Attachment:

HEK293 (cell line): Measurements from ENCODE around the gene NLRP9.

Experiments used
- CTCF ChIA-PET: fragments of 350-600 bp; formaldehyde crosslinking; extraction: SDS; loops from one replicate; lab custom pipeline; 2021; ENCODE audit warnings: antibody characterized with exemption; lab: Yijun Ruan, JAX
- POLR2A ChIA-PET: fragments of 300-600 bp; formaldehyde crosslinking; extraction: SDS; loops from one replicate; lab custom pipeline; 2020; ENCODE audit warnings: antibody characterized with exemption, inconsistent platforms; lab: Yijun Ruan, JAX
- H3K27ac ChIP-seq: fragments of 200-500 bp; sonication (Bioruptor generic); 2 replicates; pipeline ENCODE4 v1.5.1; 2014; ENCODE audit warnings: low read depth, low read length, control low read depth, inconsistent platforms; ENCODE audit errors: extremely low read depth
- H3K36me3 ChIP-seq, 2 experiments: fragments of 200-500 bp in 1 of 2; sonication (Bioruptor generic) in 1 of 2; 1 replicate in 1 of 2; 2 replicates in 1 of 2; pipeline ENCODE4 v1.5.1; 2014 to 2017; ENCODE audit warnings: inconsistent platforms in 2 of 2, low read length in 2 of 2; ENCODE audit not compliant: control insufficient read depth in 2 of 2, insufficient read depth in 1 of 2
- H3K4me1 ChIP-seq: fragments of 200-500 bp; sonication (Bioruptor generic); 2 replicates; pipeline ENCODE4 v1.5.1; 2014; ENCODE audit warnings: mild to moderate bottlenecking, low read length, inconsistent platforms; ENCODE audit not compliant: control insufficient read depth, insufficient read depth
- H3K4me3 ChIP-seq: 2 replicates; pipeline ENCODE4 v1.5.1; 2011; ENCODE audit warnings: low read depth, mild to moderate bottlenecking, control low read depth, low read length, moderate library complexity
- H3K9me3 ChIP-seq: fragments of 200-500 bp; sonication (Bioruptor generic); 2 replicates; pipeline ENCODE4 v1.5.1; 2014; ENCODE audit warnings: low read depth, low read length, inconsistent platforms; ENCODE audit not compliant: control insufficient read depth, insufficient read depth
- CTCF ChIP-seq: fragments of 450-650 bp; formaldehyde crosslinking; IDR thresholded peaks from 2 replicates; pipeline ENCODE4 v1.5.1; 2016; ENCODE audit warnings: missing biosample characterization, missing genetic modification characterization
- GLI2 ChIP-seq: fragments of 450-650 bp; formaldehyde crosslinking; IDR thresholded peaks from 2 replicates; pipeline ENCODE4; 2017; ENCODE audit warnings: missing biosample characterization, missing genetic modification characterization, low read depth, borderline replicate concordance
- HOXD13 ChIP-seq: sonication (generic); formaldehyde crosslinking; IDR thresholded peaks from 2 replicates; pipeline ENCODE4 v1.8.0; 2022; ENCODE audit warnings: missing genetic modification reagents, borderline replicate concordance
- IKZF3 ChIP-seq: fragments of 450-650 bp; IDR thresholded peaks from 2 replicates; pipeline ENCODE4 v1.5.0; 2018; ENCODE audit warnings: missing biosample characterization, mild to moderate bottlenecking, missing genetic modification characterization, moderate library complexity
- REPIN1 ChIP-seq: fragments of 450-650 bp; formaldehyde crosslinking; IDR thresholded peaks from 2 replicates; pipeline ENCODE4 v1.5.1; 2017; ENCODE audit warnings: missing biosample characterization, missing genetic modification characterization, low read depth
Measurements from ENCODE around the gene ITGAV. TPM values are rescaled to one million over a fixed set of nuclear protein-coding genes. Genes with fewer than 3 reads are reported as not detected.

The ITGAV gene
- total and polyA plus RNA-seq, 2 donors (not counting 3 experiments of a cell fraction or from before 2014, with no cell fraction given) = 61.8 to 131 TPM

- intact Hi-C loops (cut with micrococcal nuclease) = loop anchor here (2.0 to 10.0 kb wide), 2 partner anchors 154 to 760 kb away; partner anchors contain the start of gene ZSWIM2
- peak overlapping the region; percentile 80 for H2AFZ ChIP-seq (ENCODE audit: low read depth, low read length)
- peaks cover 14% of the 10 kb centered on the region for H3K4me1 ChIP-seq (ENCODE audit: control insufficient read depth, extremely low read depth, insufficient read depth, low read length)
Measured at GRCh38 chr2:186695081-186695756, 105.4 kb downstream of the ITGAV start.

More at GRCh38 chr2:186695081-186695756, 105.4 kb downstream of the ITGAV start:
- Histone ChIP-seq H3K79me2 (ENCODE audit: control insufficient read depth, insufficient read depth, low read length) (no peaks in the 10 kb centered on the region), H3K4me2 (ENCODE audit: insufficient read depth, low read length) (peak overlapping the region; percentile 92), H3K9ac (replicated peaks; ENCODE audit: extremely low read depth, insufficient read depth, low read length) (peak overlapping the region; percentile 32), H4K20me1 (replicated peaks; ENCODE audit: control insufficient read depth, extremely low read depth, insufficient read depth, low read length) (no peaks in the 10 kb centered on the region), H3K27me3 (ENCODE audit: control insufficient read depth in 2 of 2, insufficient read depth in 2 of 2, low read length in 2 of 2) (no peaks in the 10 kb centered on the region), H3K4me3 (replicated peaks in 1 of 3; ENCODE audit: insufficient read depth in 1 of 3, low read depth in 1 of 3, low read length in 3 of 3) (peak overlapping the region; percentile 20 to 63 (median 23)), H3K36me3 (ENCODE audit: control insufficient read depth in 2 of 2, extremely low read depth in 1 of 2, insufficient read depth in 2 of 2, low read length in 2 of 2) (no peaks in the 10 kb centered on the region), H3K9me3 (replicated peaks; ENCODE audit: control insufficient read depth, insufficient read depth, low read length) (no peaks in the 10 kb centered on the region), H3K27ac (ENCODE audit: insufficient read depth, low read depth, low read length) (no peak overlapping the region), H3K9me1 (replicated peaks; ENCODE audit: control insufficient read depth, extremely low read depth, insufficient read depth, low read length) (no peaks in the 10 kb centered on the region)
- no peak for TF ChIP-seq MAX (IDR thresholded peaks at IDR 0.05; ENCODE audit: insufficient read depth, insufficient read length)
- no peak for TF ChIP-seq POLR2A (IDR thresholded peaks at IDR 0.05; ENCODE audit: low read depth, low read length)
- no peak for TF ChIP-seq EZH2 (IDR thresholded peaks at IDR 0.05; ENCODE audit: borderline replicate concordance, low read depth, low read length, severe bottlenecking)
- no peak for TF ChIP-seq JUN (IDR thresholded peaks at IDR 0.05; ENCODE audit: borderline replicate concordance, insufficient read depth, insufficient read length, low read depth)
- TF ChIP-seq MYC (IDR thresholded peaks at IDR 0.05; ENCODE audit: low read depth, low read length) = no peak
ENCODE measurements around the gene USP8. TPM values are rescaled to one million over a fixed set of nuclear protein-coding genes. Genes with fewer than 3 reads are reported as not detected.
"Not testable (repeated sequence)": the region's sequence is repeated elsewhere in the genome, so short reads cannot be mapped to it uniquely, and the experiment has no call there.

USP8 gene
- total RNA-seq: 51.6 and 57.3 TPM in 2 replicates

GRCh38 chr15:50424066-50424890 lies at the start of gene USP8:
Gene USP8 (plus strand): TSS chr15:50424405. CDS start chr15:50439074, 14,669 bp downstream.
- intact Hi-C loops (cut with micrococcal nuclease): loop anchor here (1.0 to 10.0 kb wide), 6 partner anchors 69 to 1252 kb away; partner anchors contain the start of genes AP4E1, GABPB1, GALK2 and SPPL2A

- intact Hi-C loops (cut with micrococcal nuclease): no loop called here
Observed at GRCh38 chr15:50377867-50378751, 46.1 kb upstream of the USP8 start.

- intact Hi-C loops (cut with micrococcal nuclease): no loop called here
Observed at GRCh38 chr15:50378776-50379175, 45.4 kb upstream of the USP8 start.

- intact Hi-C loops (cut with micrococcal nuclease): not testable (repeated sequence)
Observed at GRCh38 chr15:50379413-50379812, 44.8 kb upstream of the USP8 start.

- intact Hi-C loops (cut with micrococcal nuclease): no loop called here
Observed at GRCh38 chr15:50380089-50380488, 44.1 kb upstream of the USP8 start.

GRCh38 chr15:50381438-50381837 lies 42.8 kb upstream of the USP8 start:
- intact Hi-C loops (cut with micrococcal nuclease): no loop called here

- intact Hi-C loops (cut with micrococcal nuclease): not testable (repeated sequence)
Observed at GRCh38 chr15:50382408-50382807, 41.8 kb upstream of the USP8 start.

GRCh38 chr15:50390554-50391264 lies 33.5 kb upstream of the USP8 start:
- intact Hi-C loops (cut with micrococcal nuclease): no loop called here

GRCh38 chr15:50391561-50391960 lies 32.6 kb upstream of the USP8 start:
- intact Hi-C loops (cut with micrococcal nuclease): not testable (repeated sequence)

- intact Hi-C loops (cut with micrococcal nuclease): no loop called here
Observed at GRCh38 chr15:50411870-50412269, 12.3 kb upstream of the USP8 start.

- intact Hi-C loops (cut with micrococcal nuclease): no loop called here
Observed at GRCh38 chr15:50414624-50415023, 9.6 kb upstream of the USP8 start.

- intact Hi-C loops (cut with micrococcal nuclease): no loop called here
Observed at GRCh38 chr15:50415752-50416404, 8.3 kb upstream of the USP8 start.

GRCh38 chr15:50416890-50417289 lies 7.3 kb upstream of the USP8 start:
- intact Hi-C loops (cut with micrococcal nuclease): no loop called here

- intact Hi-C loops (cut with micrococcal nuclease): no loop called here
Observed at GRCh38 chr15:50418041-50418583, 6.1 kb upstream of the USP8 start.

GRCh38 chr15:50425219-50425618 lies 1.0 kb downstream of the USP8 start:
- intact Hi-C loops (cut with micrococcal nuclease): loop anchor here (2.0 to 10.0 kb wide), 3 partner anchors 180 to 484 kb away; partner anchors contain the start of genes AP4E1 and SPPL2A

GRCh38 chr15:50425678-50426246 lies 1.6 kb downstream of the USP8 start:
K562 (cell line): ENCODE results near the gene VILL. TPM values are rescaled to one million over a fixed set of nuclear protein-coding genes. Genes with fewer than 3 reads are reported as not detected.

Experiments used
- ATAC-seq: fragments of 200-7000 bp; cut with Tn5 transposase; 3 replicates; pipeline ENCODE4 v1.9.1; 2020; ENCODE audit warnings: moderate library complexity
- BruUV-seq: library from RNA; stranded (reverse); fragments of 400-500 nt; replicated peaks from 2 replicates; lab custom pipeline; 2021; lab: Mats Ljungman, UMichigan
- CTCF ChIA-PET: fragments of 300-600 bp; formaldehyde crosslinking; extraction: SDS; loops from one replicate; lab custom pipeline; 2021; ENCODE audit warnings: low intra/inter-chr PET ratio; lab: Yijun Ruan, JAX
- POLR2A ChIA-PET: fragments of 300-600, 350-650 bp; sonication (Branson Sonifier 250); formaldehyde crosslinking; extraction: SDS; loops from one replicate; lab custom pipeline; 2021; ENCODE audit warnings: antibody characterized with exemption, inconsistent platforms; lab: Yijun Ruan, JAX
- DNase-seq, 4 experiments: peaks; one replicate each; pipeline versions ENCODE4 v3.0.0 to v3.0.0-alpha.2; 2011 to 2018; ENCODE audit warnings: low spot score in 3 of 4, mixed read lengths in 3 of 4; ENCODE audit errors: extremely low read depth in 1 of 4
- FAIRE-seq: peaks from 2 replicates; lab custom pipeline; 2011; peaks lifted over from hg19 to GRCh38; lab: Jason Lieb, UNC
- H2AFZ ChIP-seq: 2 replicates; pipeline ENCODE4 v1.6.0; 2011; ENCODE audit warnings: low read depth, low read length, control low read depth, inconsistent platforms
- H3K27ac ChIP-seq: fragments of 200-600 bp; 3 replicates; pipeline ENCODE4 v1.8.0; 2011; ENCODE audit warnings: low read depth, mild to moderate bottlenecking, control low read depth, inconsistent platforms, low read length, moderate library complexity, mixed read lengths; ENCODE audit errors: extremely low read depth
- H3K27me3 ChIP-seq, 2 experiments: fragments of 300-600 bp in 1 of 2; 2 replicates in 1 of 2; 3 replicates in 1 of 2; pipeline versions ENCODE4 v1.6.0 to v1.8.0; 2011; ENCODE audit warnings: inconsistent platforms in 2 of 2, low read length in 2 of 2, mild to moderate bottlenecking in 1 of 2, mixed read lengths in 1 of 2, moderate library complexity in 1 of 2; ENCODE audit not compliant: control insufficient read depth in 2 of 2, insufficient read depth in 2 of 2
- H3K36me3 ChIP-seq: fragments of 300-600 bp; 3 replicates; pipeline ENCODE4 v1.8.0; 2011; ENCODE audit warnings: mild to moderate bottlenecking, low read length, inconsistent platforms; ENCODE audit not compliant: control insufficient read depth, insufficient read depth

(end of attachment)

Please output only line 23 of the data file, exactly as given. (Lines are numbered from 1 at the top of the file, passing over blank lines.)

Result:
- Histone ChIP-seq H3K79me2 (ENCODE audit: control insufficient read depth, insufficient read depth, low read length) (no peaks in the 10 kb centered on the region), H3K4me2 (ENCODE audit: insufficient read depth, low read length) (peak overlapping the region; percentile 92), H3K9ac (replicated peaks; ENCODE audit: extremely low read depth, insufficient read depth, low read length) (peak overlapping the region; percentile 32), H4K20me1 (replicated peaks; ENCODE audit: control insufficient read depth, extremely low read depth, insufficient read depth, low read length) (no peaks in the 10 kb centered on the region), H3K27me3 (ENCODE audit: control insufficient read depth in 2 of 2, insufficient read depth in 2 of 2, low read length in 2 of 2) (no peaks in the 10 kb centered on the region), H3K4me3 (replicated peaks in 1 of 3; ENCODE audit: insufficient read depth in 1 of 3, low read depth in 1 of 3, low read length in 3 of 3) (peak overlapping the region; percentile 20 to 63 (median 23)), H3K36me3 (ENCODE audit: control insufficient read depth in 2 of 2, extremely low read depth in 1 of 2, insufficient read depth in 2 of 2, low read length in 2 of 2) (no peaks in the 10 kb centered on the region), H3K9me3 (replicated peaks; ENCODE audit: control insufficient read depth, insufficient read depth, low read length) (no peaks in the 10 kb centered on the region), H3K27ac (ENCODE audit: insufficient read depth, low read depth, low read length) (no peak overlapping the region), H3K9me1 (replicated peaks; ENCODE audit: control insufficient read depth, extremely low read depth, insufficient read depth, low read length) (no peaks in the 10 kb centered on the region)